Journal of Financial Market Infrastructures

When do central counterparties enhance market stability?

David Marshall, Ivana Ruffini and Dominic Anene

  • A liquidity-challenged clearing member derives no benefit from making a partial payment to the central counterparty (CCP).
  • Typically in the literature, the resources of a defaulter are assumed to be distributed to creditors on a pro-rata basis, we explain why that pro-rata assumption is an unrealistic way to model distribution of resources of defaulted clearing members in derivatives markets.
  • The stability benefits of central clearing are higher for networks with large gains from multilateral netting, so networks with large redundancies in gross exposures become less fragile by moving to central clearing.
  • The advantages of a clearing mandate depend on the degree of payment flexibility one can assume for bilateral market participants - a market structure that encourages partial payments when liquidity is stressed may have stability advantages.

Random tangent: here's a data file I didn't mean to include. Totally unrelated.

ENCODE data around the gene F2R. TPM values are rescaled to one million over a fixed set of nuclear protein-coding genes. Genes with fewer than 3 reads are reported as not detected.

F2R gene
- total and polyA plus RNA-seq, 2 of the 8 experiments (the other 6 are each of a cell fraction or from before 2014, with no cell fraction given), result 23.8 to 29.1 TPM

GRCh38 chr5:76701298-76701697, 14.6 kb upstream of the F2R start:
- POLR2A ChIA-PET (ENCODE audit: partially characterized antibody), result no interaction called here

We conduct a head-to-head comparison of central and bilateral clearing to evaluate the impact of market structure on market stability. We introduce the concept of “all-or-nothing” payouts, whereby counterparties are assumed to either discharge their obligations in full or not at all. We argue that this assumption appropriately reflects payout incentives in centrally cleared markets and, in times of market stress, could characterize bilateral markets as well. If this all-or-nothing assumption is made for both structures, we find that central clearing enhances network stability in the event of a severe shock. Our results are ambiguous for small shocks. In addition, we find that the stability benefits of central clearing are higher for networks with large potential gains from multilateral netting. In contrast, when we replace the all-or-nothing assumption with the pro-rata payout assumption generally made in the literature, we find that the bilateral structure is more stable than the centrally cleared structure. Thus, our assessment of the relative benefits of central clearing depends on whether or not defaulters in the bilateral market are likely to make partial payments under stressed conditions.

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